Friday, March 16, 2012
Ravenwild by Peter Plasse
One of the most beautifully illustrated books I have read in a long time is Ravenwild by Dr. Peter J. Plasse. The gorgeous illustrations are by the incredibly talented Michael Longenecker. Even if the book were a dud, I would recommend it just for Longenecker's richly detailed paintings and drawings which are sprinkled thoughout the book! However, this book is a very good read. I spent a snowy day in March reading this tale, and I am now a confirmed fan.
Ravenwild is a fast-paced story, with a large cast of characters. In the first chapter we meet King Rolan Fairman and his second in command, Thargen. He the king of Ravenwild, a small country in the world of Inam'Ra and has been at war all his life against both the gnomes and the trolls. He is once again under attack. His infant son is endangered, but he saves him, sending the boy and the queen to safety with his wizard, Taber.
The story switches to modern day Connecticut and Dr. Blake Strong. On his way home from the hospital one night he is tricked into a meeting with one 'Hemlock Simpleton, wizard extraordinaire' who tells him that a great many lives depend on him and on Jessica, his wife, and insists that they come to Ravenwild with him, even though it is 'interplanetary travel', or rather, 'interdimensional travel'.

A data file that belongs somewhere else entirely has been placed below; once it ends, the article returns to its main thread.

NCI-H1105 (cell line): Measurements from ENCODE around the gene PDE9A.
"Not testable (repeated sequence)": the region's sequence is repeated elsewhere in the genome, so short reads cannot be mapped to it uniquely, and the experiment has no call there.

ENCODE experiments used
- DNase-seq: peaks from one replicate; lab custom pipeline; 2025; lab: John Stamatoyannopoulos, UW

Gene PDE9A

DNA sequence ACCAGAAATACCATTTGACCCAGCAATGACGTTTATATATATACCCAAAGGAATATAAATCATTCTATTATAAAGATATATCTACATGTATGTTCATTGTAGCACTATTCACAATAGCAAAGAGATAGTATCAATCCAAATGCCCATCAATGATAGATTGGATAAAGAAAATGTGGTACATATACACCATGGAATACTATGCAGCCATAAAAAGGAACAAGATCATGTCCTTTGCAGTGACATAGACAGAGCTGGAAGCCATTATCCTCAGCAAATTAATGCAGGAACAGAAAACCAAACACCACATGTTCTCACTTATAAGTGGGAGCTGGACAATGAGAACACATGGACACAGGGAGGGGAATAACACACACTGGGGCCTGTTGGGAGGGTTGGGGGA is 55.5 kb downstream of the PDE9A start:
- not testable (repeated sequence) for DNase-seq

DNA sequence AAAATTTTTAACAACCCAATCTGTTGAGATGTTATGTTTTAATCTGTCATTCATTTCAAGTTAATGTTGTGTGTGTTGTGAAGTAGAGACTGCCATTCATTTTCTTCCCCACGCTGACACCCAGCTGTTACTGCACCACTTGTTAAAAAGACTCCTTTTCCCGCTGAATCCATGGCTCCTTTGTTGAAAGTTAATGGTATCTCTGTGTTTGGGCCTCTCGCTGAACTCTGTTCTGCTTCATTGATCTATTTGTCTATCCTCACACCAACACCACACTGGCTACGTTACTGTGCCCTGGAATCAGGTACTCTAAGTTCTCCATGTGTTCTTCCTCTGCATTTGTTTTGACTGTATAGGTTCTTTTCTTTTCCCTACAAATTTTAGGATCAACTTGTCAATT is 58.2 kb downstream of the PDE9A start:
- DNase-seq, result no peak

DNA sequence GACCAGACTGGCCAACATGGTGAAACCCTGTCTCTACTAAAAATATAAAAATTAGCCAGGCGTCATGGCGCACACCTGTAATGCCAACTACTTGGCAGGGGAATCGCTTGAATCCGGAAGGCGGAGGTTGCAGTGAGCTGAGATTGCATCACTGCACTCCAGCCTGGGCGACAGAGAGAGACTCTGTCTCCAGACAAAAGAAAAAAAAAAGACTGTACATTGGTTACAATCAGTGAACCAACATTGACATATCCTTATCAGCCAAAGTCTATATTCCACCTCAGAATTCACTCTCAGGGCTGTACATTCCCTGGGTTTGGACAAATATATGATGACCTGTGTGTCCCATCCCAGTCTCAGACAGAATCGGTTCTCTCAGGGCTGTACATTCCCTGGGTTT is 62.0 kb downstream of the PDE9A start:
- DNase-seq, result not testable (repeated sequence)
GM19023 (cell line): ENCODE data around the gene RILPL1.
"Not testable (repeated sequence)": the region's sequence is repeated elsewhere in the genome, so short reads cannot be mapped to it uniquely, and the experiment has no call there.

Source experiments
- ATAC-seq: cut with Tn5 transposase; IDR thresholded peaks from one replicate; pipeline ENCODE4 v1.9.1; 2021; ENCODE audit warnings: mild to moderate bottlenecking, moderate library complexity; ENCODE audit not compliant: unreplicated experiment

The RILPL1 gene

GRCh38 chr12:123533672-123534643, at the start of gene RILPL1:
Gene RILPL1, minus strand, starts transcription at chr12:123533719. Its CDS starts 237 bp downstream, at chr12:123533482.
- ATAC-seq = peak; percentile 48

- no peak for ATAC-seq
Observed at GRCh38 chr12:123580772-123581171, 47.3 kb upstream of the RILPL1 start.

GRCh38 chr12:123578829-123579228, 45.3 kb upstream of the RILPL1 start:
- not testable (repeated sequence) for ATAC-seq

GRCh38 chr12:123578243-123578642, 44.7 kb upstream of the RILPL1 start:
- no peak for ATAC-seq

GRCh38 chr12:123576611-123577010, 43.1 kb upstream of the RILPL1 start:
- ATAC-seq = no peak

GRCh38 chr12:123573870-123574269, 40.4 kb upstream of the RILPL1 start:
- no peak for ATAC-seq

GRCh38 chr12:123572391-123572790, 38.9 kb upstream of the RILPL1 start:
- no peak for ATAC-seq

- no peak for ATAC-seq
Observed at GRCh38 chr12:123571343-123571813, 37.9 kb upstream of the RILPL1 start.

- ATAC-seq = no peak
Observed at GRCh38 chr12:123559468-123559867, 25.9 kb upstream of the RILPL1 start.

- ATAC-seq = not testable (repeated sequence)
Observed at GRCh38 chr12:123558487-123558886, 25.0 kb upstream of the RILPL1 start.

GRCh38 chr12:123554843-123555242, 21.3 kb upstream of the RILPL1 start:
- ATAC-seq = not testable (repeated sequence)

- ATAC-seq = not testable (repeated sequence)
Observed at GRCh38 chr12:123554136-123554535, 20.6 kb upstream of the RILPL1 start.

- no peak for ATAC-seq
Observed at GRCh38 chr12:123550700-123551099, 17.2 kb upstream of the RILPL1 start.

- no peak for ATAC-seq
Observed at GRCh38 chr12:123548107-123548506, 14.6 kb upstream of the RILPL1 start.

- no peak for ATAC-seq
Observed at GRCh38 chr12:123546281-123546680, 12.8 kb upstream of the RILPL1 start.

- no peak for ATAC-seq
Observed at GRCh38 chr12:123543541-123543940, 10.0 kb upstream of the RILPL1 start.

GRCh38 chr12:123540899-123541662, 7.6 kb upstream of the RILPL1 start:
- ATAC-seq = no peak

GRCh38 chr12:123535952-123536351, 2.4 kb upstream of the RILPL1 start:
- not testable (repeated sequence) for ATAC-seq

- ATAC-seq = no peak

This is not a popular notion with their children, 16 yr old Orrie (son), and 10 yr old Jaqueline (daughter). However, through a series of events, their 15 yr old daughter, Stephanie, ends up going to Ravenwild with 16 yr old Erik, the young Crown Prince. The rest of the Strong family follow her, but they become separated.
In many books about teenaged heroes the parents are conveniently absent. In Ravenwild they were an important presence. The whole family has a sharp, sarcastic sense humour which had me chuckling along with them at times. The three children and their friends are each quite likable and are drawn with their own distinct personalities. They do share certain familial traits with their parents, which is common in a close family.
This book was definitely one of those books that began slowly, but got better as it went along. As you read further and the Strong family is broken up and scattered, the branches of the story start to split off into this complex but exciting tale.
As the story progressess, we are introduced many other characters like Jared, the kind and lonely human who lived out in the woods of Ravenwild for years, and the deliciously evil troll Emporer Malance.
The tale is told from a variety of perspectives, from not only the 'good' side, but the 'bad' side as well. All of the different species, elves, dwarves and gnomes have distinct personality traits and mannerisms within their societies, and they are really well portrayed. Even the enemy species of the book (the Trolls), have a wide range of good and bad in their society. There are the nasty Emperor Malance who despises humans, and the caring and helpful Daria and Forrester who do everything they can to help the Strong family.
This is an excellent first novel, and as I said at the beginning, the book is worth it for the artwork. If you stick with it you will find a wonderful tale that is slated to be a trilogy.